The history of holidays: Part Three

While the workers of the Lancashire mill towns were jumping on trains and speeding off to the nearest seaside, further south in Leicestershire a temperance campaigner called Thomas Cook was pioneering another type of holiday which stills flourishes today: the package holiday.

45th Anniversary History of holidays Part twoTo coincide with our 45th Anniversary we are publishing a short series of blogs about the history of holidays in the UK. Our thanks to writer and supporter Catherine Randall @Crr1Randall for contributing these articles.

Thomas Cook seems an unlikely person to have set off the chain of events which led to Club 18-30. Born in 1808, Cook was a strict Baptist who at the age of 25 took the temperance pledge to abstain from alcohol, and soon became heavily involved in encouraging others to do the same.

Statue of Thomas Cook

A statue of Thomas Cook stands outside Leicester Railway Station

The temperance movement promoted its views through meetings, processions and rallies designed as jolly social events to attract people to the teetotal lifestyle. Unlikely as it sounds, the first ‘package holiday’ organised by Thomas Cook was a day trip from Leicester to Loughborough (a distance of 11 miles) for a temperance meeting on 5 July 1841. Around 485 people paid a shilling each to travel on a train hired from the Midland Railway Company for a day of marches, speeches, games and tea. They arrived back in Leicester at 10.30pm. We can presume they were tired but happy!

Thomas Cook brochure 1900

Thomas Cook had realised the potential of arranging trips for others. Railway companies were willing to offer reduced rates and customised schedules for block bookings, and travellers were happy to have someone else organise everything for them. Just as the railways made seaside holidays accessible to the masses, railways also made possible day excursions to other places of interest. Although Thomas Cook’s first organised trips were between various towns in the Midlands on behalf of local temperance societies and Sunday schools, his business really took off in 1851 when he organised trips to the Great Exhibition in London for workers from the Midlands and Yorkshire. By the end of the Exhibition, 150,000 people had travelled with Thomas Cook.

Thomas Cook Ocean Sailing posterIt wasn’t long before Thomas Cook had set his sights across the Channel. The spread of the railway network throughout Europe meant that destinations like Switzerland, Germany and Italy were within reach. Thanks to Thomas Cook’s company, middle-class travellers could now visit places previously accessible only to the very wealthy on the ‘Grand Tour’. In 1855 Thomas Cook led his first continental tour, taking two parties through Belgium and Germany and on to Paris. The following year he led his first ‘Grand Circular Tour of the Continent’.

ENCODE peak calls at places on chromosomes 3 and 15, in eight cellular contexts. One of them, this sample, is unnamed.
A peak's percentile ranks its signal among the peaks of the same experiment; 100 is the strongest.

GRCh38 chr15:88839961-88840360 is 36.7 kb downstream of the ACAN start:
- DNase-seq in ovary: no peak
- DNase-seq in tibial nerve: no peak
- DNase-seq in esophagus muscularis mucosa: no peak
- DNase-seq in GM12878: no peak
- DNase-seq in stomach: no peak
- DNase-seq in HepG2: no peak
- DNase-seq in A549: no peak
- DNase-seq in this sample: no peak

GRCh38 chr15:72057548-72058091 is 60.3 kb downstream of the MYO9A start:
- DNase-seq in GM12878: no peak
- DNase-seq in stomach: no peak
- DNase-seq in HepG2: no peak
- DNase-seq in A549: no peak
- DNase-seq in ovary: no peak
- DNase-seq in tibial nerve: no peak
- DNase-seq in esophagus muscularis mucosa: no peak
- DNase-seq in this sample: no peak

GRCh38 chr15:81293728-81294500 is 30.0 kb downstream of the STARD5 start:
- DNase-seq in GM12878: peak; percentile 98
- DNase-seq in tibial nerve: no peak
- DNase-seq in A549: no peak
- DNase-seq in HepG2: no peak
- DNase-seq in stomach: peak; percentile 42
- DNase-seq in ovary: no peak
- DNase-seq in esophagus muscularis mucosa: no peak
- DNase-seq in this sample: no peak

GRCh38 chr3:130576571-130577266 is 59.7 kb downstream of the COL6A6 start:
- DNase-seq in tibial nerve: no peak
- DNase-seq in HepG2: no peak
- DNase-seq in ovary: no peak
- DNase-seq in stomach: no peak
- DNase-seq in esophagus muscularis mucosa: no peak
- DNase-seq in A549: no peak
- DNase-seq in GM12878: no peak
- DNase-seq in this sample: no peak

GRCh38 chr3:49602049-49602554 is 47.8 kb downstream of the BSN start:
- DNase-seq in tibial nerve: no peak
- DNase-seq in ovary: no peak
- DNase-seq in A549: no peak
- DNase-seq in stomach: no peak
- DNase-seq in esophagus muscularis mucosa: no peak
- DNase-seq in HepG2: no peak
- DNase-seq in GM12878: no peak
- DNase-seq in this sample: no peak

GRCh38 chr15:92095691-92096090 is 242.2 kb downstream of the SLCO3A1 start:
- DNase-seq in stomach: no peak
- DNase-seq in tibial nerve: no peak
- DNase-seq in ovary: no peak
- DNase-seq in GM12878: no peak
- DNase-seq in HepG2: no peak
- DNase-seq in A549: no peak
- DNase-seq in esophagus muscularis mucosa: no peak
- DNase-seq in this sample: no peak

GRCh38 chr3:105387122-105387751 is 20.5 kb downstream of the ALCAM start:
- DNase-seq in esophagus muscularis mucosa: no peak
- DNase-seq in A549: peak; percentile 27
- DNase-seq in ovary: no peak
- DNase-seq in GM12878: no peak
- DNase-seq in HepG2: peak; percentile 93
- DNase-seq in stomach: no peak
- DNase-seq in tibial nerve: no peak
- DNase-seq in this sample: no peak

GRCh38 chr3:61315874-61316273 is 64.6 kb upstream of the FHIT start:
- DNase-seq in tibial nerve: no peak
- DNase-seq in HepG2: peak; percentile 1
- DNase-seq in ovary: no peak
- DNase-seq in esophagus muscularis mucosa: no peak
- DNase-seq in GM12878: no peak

Thomas Cook planned the trips carefully, personally travelling the routes and scouting out the places to be visited and then escorting the tourists himself. His company offered the traveller the full ‘package’: travel, accommodation and food were all included in the ticket price. As the company expanded, it also introduced two new concepts into the world of travel. The ‘hotel coupon’ allowed a traveller to stay in a hotel or have a meal in any hotel on ‘Cook’s list’, while his so-called ‘circular notes’ were an early form of travellers’ cheques. Everything possible was done to make life easier for the tourist. In fact, with Thomas Cook and his uniformed employees escorting tourists to and from destinations, arranging hotels, restaurants and guided tours and generally organising every aspect of life abroad, it was possible to be away from home for weeks without interacting with a single foreigner!

By the 1860s, the well-to-do Briton could travel as far afield as Egypt and America with Cook’s Tours. Thomas Cook’s son, John Mason Cook, personally conducted the company’s first American tour in 1866 while in 1869 Thomas Cook hired two paddle steamers and began running excursions to the Pyramids. In fact, he took so many tourists to the Nile in the following decades that it was dubbed ‘Cook’s Canal’. Thomas Cook himself escorted the first round-the-world tour in 1872.

Thomas Cook retired in 1878 and his energetic son took over the business – he had already joined the company, now trading as Thomas Cook & Son. On John Mason Cook’s death in 1899, the company was taken over by his three sons and it remained a family concern for more than 80 years until 1928. It continued trading as the most recognised name in the British travel industry, under various owners both private and public, until its demise in 2019.

Early Thomas Cook logos

Spot the difference: The globe symbol was introduced in 1880 although it wasn’t widely used until after 1900. A fifth continent, Australasia, was added to the ribbons around the globe in 1914, to reflect Thomas Cook’s expanding global business. A fifth ribbon was added to the globe symbol in 1928, and “Cook’s Tours” became “Cook’s Travel Service”. This early logo was finally replaced in 1930.

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45th Anniversary